ah! i b l i s.                       Surat no. via Rumi - 7:143 - veils and
the one - reward in heaven - more veils, gardens veils,
grapes in heaven veils - stomach a veil - hunger a veil -
rewards in heaven also veils - the poem?
praise be Jesus - and Jason and the Argonauts - and whoever
wanted a strawberry flavoured pastiche to lick tears off -
love's apocalypse, love's glory -
         well bloodhound eyes say it all - droop drool -
droop & drool... Jack & Jill... went up the hill, and passed
the Grimm Bro. baton to Hanzel und Gretyl in the 100m x4
relay of Disney Limps - then rabbinical literature to sober up -
Albotini's Sulam HaAliyah (Ladder of Ascent, formerly Jacob's
ladder - to be: Ladder of Skip-rope; Oxford, hello! yes,
can you please consider un-hyphenating what is desirably
a compound worthy word in the practice of German?          )?
is a bracket necessary anywhere and i missed it?
Antichrist - or a very strange form of antisemitism -
be like a Jew, congregate applauding in the right corner: Jesus -
in the blue corner: Crux Golgothia.
export from Portugal - the said book -
key principle (kefitzah) jumping or skipping (dilug) -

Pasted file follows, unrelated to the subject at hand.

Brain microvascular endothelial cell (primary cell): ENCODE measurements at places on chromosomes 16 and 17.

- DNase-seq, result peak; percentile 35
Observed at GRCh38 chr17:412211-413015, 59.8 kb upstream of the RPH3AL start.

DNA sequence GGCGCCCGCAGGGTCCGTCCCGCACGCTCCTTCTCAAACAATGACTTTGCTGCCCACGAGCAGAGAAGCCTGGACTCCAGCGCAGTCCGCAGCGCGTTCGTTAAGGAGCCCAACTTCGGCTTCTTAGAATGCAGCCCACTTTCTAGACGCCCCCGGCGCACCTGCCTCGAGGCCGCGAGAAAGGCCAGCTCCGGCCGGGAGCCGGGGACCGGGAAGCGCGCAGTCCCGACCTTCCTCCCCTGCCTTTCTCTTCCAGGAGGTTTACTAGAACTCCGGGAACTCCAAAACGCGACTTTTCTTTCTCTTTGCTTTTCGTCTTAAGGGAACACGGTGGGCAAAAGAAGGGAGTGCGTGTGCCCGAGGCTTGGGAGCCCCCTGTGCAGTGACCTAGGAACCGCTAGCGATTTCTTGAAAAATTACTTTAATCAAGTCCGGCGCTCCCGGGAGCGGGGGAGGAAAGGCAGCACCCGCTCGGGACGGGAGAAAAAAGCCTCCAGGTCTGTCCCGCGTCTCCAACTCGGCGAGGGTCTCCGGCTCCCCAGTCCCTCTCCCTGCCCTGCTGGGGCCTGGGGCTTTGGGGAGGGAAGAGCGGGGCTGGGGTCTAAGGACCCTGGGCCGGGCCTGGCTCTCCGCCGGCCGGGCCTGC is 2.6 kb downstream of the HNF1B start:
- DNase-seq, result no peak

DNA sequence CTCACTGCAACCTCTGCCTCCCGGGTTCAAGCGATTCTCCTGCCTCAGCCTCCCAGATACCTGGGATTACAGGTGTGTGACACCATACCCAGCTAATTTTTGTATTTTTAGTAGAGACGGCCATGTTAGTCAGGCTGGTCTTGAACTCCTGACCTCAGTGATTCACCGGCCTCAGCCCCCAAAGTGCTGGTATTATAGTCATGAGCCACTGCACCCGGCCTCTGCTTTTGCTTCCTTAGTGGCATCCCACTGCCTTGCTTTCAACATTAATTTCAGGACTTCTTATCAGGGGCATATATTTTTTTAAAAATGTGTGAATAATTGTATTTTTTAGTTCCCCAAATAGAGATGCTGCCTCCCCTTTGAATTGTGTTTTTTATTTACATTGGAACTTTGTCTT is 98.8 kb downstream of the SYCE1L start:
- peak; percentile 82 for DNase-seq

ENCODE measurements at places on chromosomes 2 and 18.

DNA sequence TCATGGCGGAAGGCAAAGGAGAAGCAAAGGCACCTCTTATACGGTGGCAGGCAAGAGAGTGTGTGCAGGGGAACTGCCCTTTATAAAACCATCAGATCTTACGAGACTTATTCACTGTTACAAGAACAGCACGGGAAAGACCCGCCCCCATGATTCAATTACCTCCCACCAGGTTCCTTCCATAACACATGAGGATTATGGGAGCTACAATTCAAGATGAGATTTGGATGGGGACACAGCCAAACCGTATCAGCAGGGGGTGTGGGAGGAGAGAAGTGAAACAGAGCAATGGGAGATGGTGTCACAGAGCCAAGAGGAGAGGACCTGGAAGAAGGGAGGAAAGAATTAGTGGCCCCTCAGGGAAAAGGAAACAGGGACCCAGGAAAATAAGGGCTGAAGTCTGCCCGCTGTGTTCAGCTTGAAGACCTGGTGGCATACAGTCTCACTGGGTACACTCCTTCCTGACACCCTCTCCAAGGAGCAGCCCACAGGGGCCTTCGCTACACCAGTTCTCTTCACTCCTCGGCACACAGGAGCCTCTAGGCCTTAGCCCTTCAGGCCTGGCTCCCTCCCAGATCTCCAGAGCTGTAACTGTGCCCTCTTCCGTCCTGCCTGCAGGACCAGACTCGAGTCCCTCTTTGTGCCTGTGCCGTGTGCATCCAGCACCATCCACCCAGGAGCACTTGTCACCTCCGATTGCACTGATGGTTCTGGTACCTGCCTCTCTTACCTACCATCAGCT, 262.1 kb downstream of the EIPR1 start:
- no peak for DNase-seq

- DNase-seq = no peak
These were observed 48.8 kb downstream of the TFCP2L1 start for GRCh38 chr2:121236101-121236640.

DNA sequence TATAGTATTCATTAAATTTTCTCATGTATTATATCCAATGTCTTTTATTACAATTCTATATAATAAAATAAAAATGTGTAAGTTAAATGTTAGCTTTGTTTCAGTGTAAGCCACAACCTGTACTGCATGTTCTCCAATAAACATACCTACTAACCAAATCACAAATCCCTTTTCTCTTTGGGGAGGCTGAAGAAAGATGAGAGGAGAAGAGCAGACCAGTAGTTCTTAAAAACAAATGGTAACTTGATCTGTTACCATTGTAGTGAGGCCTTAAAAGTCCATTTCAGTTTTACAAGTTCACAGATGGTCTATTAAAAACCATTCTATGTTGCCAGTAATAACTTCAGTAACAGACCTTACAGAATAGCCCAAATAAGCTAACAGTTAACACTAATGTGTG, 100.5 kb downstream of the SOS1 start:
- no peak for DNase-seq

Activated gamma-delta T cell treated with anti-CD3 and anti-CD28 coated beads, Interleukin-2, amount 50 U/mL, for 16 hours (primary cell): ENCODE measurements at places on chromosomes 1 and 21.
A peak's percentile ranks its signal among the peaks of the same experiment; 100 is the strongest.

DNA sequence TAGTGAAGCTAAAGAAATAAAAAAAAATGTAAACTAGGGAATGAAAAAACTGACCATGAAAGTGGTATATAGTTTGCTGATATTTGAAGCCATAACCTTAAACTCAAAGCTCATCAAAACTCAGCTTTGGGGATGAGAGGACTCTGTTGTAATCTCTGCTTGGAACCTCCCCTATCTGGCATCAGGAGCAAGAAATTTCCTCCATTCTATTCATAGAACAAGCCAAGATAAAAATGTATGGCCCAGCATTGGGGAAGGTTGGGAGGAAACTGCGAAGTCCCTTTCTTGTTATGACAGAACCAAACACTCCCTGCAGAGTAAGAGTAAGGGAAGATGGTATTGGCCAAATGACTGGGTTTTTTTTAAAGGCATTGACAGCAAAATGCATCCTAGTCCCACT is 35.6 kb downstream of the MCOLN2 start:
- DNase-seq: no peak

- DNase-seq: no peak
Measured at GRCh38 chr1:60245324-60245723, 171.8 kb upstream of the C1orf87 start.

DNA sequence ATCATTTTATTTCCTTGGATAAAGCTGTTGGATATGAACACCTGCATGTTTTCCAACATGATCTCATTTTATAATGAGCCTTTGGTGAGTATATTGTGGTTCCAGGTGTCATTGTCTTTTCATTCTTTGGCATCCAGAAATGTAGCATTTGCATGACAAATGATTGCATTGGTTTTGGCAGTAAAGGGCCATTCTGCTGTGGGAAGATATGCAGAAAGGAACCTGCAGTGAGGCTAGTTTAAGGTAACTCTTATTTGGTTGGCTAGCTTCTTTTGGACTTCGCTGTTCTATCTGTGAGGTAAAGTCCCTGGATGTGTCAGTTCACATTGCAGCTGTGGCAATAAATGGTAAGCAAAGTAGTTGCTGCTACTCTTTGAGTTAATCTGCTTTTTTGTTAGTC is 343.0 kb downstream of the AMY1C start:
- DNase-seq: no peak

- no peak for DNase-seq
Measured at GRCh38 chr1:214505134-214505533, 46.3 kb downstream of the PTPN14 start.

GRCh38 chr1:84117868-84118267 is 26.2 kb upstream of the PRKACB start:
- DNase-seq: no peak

and this being applied to the one practice of mystic Judaism -
the ****** gematria; hishtavut (stoicism) -

me - is it still 20 quid for an eighth?
Sim (my neighbour) - yeah, but these days
                                       they sort of cheat,
                                       you'd get an eighth nibbled on,
                                       twenty for a tenth?!
me - ******, well, we can't expect it to not happen,
         we had coin debasement - clippings of silver
         keratin with Siliqua, third stage and
         all encoded authority is gone: Thomas and Anne
         till death and nail clippings be fraud unison in
         the depart (or when narration extinguishes
         a character, the character is worth nothing -
         the narrator wakes up - all the characters run
         like phantom-hares into nonexistence -